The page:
Table 2 provides a comparison of these interstitial and in situ techniques, assessing several criteria and utilizing and expanding on an excellent review by Masters et al. The rapid advance of technology and cross- fertilization between groups using different interstitial techniques will lead to a clear understanding of the benefits and limits of each. However, there is essentially no information at the present time to suggest that these techniques should be used in lieu of hepatic resection in an attempt to cure patients who are good operative risks. There are insufficient data of a controlled nature to determine that there has been a survival or palliative benefit in many of the patients so treated. Nevertheless, as it is clear that these treatments cause tissue destruction in an appropriate nonmorbid way and that they are well tolerated with low risk to the patients, it is entirely conceivable that interstitial techniques will replace hepatic resection in some instances in the future, particularly for lesions smaller than 3 cm.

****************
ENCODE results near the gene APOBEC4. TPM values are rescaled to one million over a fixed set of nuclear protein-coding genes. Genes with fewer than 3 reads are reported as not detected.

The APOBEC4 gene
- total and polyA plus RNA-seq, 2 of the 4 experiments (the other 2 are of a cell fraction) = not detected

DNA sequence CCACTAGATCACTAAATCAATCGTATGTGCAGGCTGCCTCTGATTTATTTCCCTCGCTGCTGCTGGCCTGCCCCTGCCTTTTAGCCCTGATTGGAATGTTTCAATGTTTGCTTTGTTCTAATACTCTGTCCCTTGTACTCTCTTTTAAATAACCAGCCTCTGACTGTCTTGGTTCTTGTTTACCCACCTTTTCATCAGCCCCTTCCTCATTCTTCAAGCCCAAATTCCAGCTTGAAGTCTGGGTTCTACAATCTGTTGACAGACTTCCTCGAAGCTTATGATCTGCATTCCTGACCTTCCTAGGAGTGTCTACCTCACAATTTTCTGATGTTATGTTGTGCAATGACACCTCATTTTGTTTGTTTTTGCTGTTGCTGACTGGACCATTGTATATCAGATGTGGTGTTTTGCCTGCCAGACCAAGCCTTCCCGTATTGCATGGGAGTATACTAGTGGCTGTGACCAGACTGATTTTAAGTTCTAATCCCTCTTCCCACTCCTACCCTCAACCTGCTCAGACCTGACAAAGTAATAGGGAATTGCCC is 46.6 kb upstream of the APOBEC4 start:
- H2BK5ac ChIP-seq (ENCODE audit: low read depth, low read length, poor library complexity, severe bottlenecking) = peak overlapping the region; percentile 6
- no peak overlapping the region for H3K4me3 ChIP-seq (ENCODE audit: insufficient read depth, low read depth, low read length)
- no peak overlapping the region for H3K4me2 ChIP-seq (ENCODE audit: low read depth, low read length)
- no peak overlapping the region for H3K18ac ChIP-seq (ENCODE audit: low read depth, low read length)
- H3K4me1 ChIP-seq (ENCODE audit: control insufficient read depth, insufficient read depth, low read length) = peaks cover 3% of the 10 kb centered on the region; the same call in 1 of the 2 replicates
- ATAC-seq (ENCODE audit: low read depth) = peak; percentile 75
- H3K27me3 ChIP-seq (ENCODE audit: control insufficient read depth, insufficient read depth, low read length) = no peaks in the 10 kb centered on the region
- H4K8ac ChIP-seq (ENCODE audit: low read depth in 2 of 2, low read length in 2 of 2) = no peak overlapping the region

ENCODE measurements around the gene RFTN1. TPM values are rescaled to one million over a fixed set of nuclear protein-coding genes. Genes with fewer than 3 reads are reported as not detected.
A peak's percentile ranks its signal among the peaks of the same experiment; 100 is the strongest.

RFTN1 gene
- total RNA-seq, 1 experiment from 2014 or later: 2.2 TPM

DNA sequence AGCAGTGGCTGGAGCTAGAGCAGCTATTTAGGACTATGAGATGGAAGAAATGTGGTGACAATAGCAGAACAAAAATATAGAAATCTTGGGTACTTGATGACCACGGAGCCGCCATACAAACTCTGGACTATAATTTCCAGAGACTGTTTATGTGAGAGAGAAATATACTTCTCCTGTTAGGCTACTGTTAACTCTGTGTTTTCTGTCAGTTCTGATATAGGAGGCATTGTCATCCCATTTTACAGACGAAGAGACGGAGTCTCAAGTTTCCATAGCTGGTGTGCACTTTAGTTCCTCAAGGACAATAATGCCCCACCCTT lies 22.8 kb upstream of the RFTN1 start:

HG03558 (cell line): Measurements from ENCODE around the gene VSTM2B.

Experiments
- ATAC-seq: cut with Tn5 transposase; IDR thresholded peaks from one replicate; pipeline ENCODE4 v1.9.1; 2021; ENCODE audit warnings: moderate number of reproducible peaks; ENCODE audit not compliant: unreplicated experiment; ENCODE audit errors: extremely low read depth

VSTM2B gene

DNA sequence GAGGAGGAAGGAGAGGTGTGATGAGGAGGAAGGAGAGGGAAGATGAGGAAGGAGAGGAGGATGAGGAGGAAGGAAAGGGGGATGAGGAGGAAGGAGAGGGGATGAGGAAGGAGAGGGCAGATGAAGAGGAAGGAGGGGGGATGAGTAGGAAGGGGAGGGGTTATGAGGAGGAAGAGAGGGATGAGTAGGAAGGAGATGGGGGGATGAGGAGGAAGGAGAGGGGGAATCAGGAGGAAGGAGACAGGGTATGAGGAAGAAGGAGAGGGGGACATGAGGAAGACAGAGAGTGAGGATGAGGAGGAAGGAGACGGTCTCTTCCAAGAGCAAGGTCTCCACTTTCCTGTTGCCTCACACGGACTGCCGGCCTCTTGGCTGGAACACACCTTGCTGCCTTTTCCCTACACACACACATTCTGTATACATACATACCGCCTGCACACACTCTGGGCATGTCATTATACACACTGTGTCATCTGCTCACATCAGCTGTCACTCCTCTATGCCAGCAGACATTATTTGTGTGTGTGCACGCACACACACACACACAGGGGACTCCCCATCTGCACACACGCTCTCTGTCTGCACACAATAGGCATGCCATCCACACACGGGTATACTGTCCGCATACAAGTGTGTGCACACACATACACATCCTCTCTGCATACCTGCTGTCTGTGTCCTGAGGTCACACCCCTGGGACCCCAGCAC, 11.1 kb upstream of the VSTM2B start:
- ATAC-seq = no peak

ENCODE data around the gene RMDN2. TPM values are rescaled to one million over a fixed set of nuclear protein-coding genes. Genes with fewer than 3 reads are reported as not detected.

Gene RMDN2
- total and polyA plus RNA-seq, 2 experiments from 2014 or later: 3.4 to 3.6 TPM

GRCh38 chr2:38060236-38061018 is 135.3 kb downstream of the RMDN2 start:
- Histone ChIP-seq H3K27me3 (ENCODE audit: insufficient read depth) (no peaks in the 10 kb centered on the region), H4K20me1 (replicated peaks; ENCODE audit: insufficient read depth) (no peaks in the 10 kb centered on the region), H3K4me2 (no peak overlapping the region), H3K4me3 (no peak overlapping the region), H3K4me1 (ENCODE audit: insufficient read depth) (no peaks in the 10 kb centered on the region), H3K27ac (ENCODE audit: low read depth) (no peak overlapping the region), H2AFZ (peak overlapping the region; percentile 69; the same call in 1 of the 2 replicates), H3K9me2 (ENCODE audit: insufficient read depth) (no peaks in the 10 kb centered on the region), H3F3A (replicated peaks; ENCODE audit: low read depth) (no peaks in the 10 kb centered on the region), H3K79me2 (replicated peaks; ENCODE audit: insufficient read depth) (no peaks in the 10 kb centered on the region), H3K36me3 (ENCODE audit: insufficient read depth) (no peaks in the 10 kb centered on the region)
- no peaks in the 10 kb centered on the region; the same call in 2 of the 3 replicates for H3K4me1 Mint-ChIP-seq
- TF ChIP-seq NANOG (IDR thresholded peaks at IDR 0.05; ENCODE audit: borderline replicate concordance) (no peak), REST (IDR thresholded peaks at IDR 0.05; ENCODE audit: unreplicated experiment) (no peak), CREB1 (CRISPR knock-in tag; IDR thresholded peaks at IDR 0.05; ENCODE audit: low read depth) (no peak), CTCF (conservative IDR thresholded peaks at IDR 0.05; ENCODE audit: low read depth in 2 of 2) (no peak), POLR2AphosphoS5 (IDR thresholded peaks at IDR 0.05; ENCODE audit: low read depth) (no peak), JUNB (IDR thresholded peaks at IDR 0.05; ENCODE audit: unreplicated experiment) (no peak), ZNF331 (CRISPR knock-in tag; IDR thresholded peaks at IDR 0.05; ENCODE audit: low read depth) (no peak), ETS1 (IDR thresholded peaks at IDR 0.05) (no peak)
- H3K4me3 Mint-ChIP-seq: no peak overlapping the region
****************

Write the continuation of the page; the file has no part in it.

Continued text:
|Original language||English (US)|
|Number of pages||17|
|Journal||Surgical Clinics of North America|
|State||Published - 1992|
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